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Peacemakers or breakers

How should we look at peace after Sept. 11?

Dear Fr. Joe: How should we look at the war on terror? I am not clear on our role as ‘peacemaker’ when we are fighting. What is peace?
    OK, let’s go to the Catechism of the Catholic Church. There, we find peace defined as one of the fruits of the Holy Spirit mentioned in Galatians 5:22-23. (CCC 1832) Peace is a goal of Christian living, as indicated by Jesus who said ‘Blessed are the peacemakers, for they shall be called children of God.’ (1716) The fifth commandment requires us to preserve and work for peace. I also like St. Augustine’s definition of peace: “the tranquility of order.” It is “the work of justice and the effect of charity.” (2304)
    So, we see that there are two levels to peace – personal peace and social peace.
    Personal peace is something we find within ourselves even when everything around us seems to be in conflict. I once heard my sister Laure use a great analogy. In science class, Laure learned that when a storm hits the open seas, the fish that normally swim close to the ocean’s surface dive deeper into the waters, because the depth is constant even when the ocean’s surface is going wild with wind and waves. This constancy at the depth, Laure said, is her idea of the peace that Jesus gives.
    Peace, I believe, lies within our hearts. We do not have to go and get it; it was instilled within us at our baptism. It is the depth to which we go. You have felt this peace – in fact, I would guess that there have been times in your life when finding that peace within you caught you by surprise. No matter what happens around us – or even to us – we know that Jesus conquered sin and death for all time. Because of this, we are more than conquerors. (cf. Rom 8:37) John 16:33 states, “ ... In the world you will have trouble, but take courage, I have conquered the world.”
    Let’s keep that idea in mind as we look at our current situation in the world. We can find personal peace no matter what is going on around us.  
    The next idea is more difficult to explain in light of our current war on terrorism. The catechism breaks down how a Christian should act in time of war in sections 2302-2317. This is a very important section – check it out.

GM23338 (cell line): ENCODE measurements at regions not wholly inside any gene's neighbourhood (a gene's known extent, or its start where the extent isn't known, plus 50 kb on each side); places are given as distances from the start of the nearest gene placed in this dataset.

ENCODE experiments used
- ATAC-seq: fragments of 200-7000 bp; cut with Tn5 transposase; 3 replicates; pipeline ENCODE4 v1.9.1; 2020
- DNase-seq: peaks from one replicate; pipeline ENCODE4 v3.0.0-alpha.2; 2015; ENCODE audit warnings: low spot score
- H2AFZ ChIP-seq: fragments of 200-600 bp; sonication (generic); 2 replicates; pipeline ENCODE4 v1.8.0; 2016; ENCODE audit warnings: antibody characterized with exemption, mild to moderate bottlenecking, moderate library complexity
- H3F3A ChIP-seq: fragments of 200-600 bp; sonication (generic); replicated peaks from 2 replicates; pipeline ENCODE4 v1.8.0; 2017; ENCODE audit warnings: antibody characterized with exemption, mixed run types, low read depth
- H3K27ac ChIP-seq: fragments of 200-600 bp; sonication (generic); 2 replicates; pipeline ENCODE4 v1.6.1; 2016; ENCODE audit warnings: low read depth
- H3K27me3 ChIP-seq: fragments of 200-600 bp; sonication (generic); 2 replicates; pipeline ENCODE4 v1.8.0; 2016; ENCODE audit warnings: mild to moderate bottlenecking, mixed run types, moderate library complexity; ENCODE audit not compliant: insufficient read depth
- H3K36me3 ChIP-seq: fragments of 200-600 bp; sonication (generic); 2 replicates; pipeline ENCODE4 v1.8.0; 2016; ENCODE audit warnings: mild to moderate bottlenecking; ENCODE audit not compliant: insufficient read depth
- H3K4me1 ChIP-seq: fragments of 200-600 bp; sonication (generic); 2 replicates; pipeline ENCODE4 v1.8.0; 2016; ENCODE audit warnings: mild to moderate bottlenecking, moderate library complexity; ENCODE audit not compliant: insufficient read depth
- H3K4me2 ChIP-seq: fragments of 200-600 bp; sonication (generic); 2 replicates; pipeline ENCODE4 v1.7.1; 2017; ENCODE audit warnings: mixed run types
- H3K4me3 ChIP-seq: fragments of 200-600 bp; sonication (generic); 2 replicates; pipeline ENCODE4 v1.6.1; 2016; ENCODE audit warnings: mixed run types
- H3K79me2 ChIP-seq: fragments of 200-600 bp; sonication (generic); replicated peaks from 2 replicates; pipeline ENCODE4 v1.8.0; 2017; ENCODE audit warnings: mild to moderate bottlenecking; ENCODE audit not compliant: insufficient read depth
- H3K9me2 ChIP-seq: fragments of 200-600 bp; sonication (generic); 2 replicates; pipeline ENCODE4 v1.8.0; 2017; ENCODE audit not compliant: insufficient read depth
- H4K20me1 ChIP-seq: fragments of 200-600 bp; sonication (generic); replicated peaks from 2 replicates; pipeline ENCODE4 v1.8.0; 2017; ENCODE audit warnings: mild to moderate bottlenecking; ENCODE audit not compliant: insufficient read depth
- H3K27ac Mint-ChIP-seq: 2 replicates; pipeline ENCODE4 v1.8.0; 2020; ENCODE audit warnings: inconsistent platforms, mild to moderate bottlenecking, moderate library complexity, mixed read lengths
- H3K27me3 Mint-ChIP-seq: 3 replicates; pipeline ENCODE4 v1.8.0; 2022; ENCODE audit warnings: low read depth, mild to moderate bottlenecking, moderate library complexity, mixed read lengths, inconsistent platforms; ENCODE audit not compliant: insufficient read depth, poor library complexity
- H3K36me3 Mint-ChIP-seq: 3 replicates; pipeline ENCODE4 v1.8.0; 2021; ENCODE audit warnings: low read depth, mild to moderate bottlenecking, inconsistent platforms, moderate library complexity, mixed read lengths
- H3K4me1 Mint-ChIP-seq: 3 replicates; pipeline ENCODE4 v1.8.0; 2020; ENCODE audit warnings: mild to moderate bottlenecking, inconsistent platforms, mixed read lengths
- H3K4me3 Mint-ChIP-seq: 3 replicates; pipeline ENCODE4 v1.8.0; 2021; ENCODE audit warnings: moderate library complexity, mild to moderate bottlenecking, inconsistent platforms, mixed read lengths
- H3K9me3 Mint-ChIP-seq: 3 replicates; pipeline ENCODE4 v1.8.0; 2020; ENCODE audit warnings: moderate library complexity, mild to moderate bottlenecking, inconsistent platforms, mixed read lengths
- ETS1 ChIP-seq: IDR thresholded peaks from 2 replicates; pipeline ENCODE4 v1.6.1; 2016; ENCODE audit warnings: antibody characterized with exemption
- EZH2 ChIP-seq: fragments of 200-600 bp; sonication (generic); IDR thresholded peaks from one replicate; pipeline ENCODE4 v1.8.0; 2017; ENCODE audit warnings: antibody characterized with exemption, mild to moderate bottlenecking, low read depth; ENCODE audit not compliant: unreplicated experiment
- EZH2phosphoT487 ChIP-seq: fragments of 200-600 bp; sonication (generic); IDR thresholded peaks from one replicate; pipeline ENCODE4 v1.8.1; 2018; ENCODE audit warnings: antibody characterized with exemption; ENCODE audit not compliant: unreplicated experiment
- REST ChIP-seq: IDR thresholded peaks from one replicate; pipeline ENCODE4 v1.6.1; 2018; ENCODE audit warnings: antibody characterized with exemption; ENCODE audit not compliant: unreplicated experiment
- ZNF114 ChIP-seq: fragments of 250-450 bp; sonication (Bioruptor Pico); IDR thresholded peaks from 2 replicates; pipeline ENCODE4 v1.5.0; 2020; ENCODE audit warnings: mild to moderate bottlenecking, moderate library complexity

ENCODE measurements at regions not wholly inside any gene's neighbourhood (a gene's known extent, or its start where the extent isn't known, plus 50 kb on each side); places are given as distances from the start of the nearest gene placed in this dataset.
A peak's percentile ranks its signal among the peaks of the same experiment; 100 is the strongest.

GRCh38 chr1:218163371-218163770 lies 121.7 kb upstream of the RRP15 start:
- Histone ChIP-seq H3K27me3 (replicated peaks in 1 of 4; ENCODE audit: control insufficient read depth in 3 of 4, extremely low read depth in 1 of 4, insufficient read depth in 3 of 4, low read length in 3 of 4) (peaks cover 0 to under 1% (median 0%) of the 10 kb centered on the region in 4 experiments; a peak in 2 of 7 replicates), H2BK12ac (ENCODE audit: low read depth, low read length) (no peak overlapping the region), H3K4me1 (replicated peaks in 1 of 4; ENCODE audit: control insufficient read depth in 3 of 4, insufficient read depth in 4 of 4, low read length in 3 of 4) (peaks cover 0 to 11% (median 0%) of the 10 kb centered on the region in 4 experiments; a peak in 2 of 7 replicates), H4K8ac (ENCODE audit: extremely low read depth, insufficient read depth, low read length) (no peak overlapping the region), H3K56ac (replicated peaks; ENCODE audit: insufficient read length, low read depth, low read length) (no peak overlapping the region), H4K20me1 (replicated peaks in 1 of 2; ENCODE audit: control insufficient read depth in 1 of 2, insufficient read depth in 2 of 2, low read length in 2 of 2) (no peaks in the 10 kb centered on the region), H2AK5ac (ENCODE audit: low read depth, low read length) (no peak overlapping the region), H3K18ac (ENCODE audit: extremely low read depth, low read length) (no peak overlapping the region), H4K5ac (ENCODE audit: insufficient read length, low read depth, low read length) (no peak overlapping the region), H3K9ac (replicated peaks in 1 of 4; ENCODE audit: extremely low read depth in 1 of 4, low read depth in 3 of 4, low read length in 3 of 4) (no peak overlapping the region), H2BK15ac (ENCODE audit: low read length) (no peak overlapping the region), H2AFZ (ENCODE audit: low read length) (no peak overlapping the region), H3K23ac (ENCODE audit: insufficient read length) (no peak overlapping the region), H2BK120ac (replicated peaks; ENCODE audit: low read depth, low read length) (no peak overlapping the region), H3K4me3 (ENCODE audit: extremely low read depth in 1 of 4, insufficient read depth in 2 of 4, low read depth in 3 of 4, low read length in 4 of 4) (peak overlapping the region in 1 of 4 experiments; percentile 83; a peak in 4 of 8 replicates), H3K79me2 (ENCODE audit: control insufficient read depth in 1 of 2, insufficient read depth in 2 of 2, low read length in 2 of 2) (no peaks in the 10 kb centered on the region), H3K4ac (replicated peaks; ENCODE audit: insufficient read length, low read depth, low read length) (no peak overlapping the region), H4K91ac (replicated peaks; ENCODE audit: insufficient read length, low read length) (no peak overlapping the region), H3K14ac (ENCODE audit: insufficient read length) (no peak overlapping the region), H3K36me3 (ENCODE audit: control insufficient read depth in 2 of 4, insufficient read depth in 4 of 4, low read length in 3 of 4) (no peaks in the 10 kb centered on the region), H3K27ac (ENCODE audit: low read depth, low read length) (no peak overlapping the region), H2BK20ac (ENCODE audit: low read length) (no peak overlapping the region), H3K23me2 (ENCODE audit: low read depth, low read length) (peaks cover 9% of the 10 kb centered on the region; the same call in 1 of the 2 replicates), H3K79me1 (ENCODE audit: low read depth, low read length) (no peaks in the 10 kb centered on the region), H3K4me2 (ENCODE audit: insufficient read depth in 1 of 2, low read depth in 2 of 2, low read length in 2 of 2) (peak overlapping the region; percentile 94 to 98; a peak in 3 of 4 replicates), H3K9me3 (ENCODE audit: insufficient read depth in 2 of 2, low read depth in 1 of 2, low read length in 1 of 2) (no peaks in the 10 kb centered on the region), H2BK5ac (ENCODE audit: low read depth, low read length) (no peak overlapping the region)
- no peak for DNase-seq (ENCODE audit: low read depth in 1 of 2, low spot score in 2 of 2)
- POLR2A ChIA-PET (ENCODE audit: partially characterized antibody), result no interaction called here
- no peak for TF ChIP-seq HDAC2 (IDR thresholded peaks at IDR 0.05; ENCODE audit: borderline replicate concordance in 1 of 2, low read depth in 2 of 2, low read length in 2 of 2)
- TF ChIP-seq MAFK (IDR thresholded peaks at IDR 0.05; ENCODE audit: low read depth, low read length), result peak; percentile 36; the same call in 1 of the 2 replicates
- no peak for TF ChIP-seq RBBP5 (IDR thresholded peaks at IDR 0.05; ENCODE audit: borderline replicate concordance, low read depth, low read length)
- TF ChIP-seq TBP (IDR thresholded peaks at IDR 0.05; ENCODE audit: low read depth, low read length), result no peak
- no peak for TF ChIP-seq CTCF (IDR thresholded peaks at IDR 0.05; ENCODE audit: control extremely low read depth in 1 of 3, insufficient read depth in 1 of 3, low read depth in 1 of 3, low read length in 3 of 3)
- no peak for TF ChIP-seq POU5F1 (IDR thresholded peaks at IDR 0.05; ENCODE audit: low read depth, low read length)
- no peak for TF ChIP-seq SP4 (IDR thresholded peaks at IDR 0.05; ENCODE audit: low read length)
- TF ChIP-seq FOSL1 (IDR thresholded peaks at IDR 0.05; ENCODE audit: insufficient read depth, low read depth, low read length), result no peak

According to the catechism, it is our duty to avoid war “because of the evils and injustices that all war brings with it.” We must not enter into conflict out of anger or hatred. People who renounce violence to defend and protect human dignity show real Christian ideals to the world “ ... provided they do so without harming the rights and obligations of other men and societies.” (2306)
    However, the church teaches that in the current state of the world, governments must be allowed to defend themselves once it is clear that more peaceful methods will not work. Because of the severe nature of war, the moral reasoning for it must be clear and well-founded.
    In section 2310, we learn that soldiers in the military are servants who protect the common good and maintain peace, provided they act honorably and out of duty. The government must respect conscientious objectors, provided they opt to serve human dignity in an alternative way.
    So, what should a faithful Catholic do during this time? I believe that the only way to honor the clear requirements of the church during this time is to develop a well-informed conscience.


Dear Fr. Joe: How do I form a well-developed conscience?
    First of all, I think we must work hard to purify our motives. Our thinking and our actions cannot be motivated by a hatred or love for President Bush, by racism, by a desire for vengeance or even by complacency. We must, in all things, be motivated by a desire to achieve true peace in the world and protect and defend human dignity. Social peace is not possible without the presence of justice.
    Once we have purified our motives, we must learn as much as we can about the current situations. Read and research; listen and converse with people who have served as a compass for you in the past during times of questionings and wonderings.
    Obviously, during this process, we must pray. Pray that God will pierce our hearts with the light of truth. Pray that God’s will be done in our hearts and in the world. Surrender the situation to Jesus and ask him what your role is to be in this conflict. I sometimes catch myself saying, “Well, all we can do is pray,” which is kind of like saying, “Since we can’t do anything else, we may as well pray.” But prayer is the start and the finish of everything.
    Once we have done this, we must act on our conscience. That part is easy. The second requirement is a little more difficult. We must trust that people around us are following their consciences, too.
    May God bless our efforts. Enjoy another day in God’s presence!


by Father Joseph Krupp